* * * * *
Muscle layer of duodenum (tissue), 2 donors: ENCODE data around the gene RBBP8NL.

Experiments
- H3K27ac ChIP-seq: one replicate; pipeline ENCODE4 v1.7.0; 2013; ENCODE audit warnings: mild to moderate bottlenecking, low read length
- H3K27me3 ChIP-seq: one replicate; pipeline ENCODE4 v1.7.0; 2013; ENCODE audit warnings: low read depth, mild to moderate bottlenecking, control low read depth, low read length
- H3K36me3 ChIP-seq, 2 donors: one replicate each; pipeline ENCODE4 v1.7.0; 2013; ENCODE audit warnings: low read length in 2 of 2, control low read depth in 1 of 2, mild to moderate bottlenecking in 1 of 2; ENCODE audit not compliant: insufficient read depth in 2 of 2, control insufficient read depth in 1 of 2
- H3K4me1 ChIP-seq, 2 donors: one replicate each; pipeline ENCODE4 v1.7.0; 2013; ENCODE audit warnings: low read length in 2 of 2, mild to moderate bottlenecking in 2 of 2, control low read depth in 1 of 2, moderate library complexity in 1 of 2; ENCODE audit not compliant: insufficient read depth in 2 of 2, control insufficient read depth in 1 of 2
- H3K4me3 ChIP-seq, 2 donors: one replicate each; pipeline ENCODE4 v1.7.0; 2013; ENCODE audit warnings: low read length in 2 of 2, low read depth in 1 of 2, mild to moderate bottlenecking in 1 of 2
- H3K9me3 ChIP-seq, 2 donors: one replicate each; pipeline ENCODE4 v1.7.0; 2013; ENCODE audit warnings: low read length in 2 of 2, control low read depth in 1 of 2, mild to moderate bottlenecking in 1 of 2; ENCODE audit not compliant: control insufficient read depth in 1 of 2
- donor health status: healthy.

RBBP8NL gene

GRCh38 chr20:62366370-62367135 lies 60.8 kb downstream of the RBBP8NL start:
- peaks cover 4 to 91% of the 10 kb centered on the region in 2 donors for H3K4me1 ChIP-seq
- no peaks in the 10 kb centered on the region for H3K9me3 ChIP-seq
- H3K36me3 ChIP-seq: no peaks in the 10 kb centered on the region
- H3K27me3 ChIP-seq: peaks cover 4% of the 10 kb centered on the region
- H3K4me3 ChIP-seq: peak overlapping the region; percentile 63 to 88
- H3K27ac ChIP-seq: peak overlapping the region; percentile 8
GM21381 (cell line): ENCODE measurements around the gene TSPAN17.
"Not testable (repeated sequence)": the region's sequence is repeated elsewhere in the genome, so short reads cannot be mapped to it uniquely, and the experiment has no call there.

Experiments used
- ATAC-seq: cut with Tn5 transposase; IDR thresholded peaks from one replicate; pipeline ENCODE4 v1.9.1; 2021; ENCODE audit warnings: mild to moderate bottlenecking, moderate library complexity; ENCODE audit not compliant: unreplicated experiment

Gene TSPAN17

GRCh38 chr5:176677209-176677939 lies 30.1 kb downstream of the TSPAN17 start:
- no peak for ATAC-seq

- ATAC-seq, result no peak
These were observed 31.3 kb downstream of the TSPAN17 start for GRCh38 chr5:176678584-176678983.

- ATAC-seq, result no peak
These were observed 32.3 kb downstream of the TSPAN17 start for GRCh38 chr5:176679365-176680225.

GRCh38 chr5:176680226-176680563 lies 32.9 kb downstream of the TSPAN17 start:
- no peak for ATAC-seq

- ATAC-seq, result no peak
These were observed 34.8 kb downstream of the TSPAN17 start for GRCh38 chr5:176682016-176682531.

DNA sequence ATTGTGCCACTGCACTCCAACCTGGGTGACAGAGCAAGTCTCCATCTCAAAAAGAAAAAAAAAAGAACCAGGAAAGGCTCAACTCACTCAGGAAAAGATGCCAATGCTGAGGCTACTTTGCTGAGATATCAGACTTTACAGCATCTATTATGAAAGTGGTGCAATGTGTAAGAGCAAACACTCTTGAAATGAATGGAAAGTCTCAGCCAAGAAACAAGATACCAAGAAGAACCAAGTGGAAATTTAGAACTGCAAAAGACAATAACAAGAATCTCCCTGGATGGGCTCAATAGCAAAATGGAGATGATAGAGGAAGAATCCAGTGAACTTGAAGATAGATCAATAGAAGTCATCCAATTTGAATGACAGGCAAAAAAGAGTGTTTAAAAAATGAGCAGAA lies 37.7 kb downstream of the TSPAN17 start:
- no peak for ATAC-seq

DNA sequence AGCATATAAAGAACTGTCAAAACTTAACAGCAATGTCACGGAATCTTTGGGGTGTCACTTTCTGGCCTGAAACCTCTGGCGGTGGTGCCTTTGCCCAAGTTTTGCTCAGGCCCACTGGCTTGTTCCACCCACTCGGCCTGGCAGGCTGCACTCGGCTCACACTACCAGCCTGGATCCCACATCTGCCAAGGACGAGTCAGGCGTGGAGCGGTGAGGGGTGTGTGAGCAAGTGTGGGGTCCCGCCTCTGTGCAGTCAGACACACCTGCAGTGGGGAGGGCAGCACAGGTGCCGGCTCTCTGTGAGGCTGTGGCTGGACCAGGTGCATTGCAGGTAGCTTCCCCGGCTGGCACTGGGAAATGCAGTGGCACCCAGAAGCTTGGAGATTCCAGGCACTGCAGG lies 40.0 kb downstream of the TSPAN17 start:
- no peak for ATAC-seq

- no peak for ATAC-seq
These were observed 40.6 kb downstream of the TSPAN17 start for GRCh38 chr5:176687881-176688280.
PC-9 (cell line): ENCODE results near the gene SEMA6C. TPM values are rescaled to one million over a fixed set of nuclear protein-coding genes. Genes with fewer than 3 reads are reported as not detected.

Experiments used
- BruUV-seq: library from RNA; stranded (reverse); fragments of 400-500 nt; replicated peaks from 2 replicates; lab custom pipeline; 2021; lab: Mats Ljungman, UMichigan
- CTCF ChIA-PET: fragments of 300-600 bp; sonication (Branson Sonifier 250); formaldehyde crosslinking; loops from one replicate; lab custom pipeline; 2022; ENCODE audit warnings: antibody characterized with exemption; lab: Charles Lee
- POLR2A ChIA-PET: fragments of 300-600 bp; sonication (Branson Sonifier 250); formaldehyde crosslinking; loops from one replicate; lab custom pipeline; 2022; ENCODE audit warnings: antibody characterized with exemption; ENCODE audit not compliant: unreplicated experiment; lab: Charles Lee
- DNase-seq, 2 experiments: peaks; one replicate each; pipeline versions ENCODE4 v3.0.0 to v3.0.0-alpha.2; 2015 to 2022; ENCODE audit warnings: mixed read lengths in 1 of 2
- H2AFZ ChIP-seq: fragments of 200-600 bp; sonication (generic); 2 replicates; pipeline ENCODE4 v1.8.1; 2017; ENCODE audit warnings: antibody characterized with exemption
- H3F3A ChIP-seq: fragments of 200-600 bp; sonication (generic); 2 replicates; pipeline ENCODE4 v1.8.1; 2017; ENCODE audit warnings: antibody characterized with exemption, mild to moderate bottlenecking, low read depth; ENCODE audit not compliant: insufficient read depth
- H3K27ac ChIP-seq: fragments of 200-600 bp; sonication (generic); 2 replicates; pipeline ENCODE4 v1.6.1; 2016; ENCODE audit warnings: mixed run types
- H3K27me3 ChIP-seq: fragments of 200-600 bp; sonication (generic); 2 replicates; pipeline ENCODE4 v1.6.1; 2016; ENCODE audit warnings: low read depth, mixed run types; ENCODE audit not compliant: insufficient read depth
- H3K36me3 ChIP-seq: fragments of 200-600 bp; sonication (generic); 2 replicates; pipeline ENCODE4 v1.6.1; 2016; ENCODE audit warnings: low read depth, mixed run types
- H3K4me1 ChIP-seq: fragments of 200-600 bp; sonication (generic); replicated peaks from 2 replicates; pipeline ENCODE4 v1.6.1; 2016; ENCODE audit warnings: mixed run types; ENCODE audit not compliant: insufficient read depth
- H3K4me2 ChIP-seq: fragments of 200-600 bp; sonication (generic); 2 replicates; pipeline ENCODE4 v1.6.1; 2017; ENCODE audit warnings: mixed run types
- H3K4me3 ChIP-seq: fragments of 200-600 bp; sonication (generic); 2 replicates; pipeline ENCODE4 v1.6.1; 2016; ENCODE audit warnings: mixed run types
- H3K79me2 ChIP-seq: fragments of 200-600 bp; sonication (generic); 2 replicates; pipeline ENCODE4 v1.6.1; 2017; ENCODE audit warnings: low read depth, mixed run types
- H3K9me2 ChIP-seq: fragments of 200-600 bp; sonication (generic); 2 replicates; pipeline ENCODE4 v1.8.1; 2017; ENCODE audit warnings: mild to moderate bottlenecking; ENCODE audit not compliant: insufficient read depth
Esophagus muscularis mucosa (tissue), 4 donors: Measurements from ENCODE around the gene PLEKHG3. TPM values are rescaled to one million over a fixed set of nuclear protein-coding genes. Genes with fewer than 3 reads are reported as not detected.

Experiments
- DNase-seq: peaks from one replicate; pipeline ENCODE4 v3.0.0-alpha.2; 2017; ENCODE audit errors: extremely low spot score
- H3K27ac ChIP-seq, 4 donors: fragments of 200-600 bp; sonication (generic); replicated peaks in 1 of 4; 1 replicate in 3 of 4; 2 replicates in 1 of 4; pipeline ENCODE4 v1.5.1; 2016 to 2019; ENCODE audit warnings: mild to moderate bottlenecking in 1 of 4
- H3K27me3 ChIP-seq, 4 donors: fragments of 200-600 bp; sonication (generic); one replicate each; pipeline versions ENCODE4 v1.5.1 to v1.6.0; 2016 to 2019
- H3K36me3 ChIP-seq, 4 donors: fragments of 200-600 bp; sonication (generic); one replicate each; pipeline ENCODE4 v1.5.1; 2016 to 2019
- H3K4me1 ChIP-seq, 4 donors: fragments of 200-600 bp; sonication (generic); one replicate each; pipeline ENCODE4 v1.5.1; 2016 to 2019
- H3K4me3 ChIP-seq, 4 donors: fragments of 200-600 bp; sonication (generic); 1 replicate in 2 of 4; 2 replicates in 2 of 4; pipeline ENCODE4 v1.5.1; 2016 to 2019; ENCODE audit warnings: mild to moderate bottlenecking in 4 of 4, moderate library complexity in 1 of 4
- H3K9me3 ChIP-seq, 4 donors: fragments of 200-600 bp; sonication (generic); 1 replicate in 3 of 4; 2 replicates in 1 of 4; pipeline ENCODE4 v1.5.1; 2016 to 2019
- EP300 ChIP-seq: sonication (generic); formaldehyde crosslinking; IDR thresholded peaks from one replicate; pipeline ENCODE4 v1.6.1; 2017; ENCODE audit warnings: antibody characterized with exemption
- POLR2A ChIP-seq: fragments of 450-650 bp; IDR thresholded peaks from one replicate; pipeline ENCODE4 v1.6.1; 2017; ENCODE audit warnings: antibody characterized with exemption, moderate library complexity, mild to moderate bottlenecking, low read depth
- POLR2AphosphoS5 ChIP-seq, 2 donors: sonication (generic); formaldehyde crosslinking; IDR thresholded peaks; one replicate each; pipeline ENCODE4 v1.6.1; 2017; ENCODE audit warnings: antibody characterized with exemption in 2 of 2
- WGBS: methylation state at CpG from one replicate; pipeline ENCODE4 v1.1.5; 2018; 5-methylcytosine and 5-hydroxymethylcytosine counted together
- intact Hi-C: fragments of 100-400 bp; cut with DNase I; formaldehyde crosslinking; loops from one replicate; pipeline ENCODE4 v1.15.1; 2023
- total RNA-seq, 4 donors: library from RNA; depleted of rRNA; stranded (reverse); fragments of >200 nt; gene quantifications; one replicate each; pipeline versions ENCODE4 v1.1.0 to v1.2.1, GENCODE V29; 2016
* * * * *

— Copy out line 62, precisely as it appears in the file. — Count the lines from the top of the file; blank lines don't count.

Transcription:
- H3K4me3 ChIP-seq, 4 donors: fragments of 200-600 bp; sonication (generic); 1 replicate in 2 of 4; 2 replicates in 2 of 4; pipeline ENCODE4 v1.5.1; 2016 to 2019; ENCODE audit warnings: mild to moderate bottlenecking in 4 of 4, moderate library complexity in 1 of 4